No pressure, but deciding where you go to school is one of the biggest decision you make in your life. It’s where you will learn, set the foundation for your career, grow, become independent, make lifetime friends…need I go on? Needless to say, choosing what college or university that will take up that premium real estate on the top of your resume is important.
So often we tend to allow our hometown, guidance counselors, and alumni statuses narrow the field for us. But instead of thinking regionally or even nationally, there is another category of colleges and universities that are often overlooked.
Instead of studying abroad for a semester or summer, what if you studied abroad for your entire college experience? Ask anyone who has spent time studying abroad and they will tell you it was one of the best experiences of their lives. Besides that knowledge you obtain in the classroom, opening yourself up to a new culture, city, country, and international classmates adds a whole other layer to your personal growth that few students tend to take advantage of.
Going to college abroad is not all passport stamps and international late night food, however. There are other things to consider before you take the leap. So we asked some of our Style Gurus who are attending university in Canada to share their personal pros and cons of studying outside of the U.S.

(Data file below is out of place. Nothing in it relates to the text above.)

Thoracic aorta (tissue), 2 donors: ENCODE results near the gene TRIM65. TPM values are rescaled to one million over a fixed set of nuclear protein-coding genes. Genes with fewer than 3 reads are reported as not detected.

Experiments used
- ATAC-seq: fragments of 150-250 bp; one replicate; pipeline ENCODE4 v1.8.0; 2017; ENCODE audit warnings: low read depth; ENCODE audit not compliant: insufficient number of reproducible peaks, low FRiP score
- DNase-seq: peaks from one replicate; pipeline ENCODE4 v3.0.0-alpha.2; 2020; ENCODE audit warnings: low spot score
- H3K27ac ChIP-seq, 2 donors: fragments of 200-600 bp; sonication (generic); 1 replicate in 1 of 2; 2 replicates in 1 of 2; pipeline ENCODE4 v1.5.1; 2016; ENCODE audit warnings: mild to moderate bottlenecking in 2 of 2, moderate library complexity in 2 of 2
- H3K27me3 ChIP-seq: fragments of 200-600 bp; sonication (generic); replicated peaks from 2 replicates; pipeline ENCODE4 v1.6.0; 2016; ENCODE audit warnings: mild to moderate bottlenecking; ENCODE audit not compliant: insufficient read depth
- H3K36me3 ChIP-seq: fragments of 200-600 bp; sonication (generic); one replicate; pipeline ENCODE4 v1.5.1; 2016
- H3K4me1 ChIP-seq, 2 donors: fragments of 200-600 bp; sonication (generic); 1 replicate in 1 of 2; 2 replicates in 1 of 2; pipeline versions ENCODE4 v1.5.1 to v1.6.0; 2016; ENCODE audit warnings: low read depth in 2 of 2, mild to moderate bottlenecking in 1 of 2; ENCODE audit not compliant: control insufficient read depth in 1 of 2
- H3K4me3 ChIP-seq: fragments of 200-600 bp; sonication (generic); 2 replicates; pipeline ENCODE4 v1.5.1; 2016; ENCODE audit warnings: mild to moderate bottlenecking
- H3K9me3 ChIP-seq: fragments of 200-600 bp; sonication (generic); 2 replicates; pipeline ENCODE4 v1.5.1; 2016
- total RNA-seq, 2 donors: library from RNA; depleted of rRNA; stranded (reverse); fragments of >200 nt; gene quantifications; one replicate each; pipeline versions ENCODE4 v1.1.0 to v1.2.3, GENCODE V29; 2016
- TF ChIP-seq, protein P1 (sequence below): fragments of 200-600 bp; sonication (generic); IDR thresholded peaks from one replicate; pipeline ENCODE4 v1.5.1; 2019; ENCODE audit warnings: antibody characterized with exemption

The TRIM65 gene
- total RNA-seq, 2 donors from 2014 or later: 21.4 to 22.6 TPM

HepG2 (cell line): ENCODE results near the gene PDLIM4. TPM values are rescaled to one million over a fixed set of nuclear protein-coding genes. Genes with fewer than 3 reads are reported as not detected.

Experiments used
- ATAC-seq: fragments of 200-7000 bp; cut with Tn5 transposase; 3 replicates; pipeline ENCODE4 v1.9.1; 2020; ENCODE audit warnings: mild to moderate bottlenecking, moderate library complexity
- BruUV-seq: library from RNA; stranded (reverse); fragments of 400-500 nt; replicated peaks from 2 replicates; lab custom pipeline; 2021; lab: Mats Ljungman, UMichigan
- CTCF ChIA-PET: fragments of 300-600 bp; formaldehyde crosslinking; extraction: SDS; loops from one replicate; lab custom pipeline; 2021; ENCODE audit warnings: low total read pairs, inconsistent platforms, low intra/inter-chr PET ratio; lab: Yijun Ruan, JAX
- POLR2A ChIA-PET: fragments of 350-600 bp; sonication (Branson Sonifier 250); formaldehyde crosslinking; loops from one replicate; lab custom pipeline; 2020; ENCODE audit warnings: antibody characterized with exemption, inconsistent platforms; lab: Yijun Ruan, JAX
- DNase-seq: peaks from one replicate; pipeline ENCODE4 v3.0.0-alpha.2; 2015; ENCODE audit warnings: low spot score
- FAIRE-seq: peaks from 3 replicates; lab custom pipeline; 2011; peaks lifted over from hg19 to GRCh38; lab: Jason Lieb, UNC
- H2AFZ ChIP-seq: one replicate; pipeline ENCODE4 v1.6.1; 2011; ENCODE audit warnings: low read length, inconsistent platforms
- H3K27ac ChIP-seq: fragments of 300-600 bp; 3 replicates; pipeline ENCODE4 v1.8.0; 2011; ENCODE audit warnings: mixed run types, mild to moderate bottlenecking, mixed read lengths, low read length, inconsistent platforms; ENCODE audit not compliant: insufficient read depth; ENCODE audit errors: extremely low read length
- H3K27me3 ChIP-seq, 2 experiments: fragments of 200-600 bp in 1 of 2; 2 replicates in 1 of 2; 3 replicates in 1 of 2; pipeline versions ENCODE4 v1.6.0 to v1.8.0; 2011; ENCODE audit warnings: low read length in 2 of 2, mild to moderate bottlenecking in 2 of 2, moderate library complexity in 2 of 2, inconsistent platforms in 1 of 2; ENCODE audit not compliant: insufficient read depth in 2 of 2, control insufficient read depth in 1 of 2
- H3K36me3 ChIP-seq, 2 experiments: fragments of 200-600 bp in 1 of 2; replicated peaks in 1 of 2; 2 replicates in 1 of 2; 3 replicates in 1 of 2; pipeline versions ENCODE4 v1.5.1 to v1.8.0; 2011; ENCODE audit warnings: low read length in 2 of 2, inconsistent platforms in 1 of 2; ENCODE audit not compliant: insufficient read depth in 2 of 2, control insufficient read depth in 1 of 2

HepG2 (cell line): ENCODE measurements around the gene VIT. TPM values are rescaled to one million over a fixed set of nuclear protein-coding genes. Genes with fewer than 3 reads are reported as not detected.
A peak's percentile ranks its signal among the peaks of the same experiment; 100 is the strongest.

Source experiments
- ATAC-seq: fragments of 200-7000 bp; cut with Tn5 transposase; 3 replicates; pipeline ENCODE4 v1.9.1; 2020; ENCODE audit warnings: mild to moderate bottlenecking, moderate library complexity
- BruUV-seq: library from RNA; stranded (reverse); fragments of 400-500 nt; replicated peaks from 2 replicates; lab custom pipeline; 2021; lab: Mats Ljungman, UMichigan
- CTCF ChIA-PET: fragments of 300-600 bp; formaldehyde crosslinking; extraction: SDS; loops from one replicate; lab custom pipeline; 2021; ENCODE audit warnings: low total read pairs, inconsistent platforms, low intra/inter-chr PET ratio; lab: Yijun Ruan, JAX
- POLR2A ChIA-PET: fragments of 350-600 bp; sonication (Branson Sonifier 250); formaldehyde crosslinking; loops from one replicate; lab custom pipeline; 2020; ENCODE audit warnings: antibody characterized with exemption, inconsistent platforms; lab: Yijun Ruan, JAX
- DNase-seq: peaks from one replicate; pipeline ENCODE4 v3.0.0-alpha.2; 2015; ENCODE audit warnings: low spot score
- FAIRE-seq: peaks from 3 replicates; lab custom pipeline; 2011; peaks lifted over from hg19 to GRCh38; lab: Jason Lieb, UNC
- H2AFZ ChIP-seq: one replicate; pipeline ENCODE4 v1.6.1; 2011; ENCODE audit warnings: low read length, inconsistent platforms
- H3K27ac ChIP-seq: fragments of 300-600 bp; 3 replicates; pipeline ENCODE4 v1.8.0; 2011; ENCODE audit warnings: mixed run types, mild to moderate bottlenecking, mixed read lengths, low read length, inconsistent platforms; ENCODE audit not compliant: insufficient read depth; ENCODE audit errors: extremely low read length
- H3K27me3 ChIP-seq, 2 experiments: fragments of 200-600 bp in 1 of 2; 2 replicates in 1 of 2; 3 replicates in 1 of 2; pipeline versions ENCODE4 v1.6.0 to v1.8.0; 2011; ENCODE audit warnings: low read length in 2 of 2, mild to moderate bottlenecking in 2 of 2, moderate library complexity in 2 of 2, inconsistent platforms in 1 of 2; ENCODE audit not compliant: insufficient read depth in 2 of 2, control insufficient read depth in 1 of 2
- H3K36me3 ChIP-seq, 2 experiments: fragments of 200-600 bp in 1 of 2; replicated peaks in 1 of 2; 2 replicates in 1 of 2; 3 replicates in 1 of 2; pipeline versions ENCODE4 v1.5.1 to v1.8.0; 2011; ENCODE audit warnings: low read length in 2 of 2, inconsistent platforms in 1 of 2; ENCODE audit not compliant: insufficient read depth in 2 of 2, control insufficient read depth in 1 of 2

Here’s what they had to say:
- Studying abroad is a life-changing experience and offers a fresh perspective of the world
- Tuition, while still pricey, can be much less expensive than in the United States.
- Being away from home and literally in a foreign place pushes you to be more independent.
- International universities tend to focus more on my academic and career goals earlier on in the college experience.
- Though international schools may not carry the same traditions, university culture in isn’t lacking by any comparison. They may not have events like homecoming to the same scale, but each school tends to have its own unique tradition.
- Especially in Canada, there are fewer schools, which means competition between schools is a bit less intense and recognition of your alma mater by future employers is almost guaranteed.
- Think about what industry you want to study. For example, the fashion industry is very small in Canada when compared to the U.S. or Europe.
- Sometimes it feels like there is less integration between work and school. Internships or co-op placements in a program are something you need to look for ahead of applying; they’re often hard to come by unless you dedicate a good amount of time searching online.
- It requires additional paperwork, visas, and logistics that can be time consuming to manage.
- Flights home to visit your parents or going to visit friends for the weekend are an international affair.
- It honestly does get very cold in Canada.
Are you thinking of going to school abroad? Share your thoughts and factors you considered in the comments below!
Photos via @thatchiclex